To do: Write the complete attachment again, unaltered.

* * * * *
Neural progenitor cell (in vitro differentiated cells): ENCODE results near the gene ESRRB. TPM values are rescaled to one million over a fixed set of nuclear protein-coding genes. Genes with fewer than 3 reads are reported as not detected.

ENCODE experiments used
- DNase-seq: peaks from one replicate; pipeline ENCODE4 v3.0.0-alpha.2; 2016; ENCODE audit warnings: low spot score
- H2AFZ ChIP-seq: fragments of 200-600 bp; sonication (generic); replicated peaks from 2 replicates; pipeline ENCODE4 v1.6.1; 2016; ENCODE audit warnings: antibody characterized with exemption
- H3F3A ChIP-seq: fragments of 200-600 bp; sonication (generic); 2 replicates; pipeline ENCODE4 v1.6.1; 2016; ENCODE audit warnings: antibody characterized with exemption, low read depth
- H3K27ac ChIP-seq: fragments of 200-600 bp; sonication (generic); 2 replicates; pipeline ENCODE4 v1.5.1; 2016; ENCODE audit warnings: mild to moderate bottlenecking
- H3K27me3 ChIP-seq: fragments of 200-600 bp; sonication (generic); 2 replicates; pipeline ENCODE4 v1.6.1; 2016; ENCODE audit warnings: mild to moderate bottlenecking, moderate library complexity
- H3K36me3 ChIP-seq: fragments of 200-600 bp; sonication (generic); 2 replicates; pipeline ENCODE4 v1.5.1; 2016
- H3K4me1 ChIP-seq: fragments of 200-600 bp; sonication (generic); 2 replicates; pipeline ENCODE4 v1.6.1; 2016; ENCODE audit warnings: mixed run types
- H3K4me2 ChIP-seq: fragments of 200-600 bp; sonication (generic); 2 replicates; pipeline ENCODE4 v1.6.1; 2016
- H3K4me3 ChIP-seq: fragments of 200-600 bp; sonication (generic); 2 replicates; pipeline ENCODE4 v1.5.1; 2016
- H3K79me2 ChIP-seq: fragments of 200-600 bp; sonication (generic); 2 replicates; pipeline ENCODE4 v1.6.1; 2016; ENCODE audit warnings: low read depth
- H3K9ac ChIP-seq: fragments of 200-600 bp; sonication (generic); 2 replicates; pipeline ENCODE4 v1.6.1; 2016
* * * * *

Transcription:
Neural progenitor cell (in vitro differentiated cells): ENCODE results near the gene ESRRB. TPM values are rescaled to one million over a fixed set of nuclear protein-coding genes. Genes with fewer than 3 reads are reported as not detected.

ENCODE experiments used
- DNase-seq: peaks from one replicate; pipeline ENCODE4 v3.0.0-alpha.2; 2016; ENCODE audit warnings: low spot score
- H2AFZ ChIP-seq: fragments of 200-600 bp; sonication (generic); replicated peaks from 2 replicates; pipeline ENCODE4 v1.6.1; 2016; ENCODE audit warnings: antibody characterized with exemption
- H3F3A ChIP-seq: fragments of 200-600 bp; sonication (generic); 2 replicates; pipeline ENCODE4 v1.6.1; 2016; ENCODE audit warnings: antibody characterized with exemption, low read depth
- H3K27ac ChIP-seq: fragments of 200-600 bp; sonication (generic); 2 replicates; pipeline ENCODE4 v1.5.1; 2016; ENCODE audit warnings: mild to moderate bottlenecking
- H3K27me3 ChIP-seq: fragments of 200-600 bp; sonication (generic); 2 replicates; pipeline ENCODE4 v1.6.1; 2016; ENCODE audit warnings: mild to moderate bottlenecking, moderate library complexity
- H3K36me3 ChIP-seq: fragments of 200-600 bp; sonication (generic); 2 replicates; pipeline ENCODE4 v1.5.1; 2016
- H3K4me1 ChIP-seq: fragments of 200-600 bp; sonication (generic); 2 replicates; pipeline ENCODE4 v1.6.1; 2016; ENCODE audit warnings: mixed run types
- H3K4me2 ChIP-seq: fragments of 200-600 bp; sonication (generic); 2 replicates; pipeline ENCODE4 v1.6.1; 2016
- H3K4me3 ChIP-seq: fragments of 200-600 bp; sonication (generic); 2 replicates; pipeline ENCODE4 v1.5.1; 2016
- H3K79me2 ChIP-seq: fragments of 200-600 bp; sonication (generic); 2 replicates; pipeline ENCODE4 v1.6.1; 2016; ENCODE audit warnings: low read depth
- H3K9ac ChIP-seq: fragments of 200-600 bp; sonication (generic); 2 replicates; pipeline ENCODE4 v1.6.1; 2016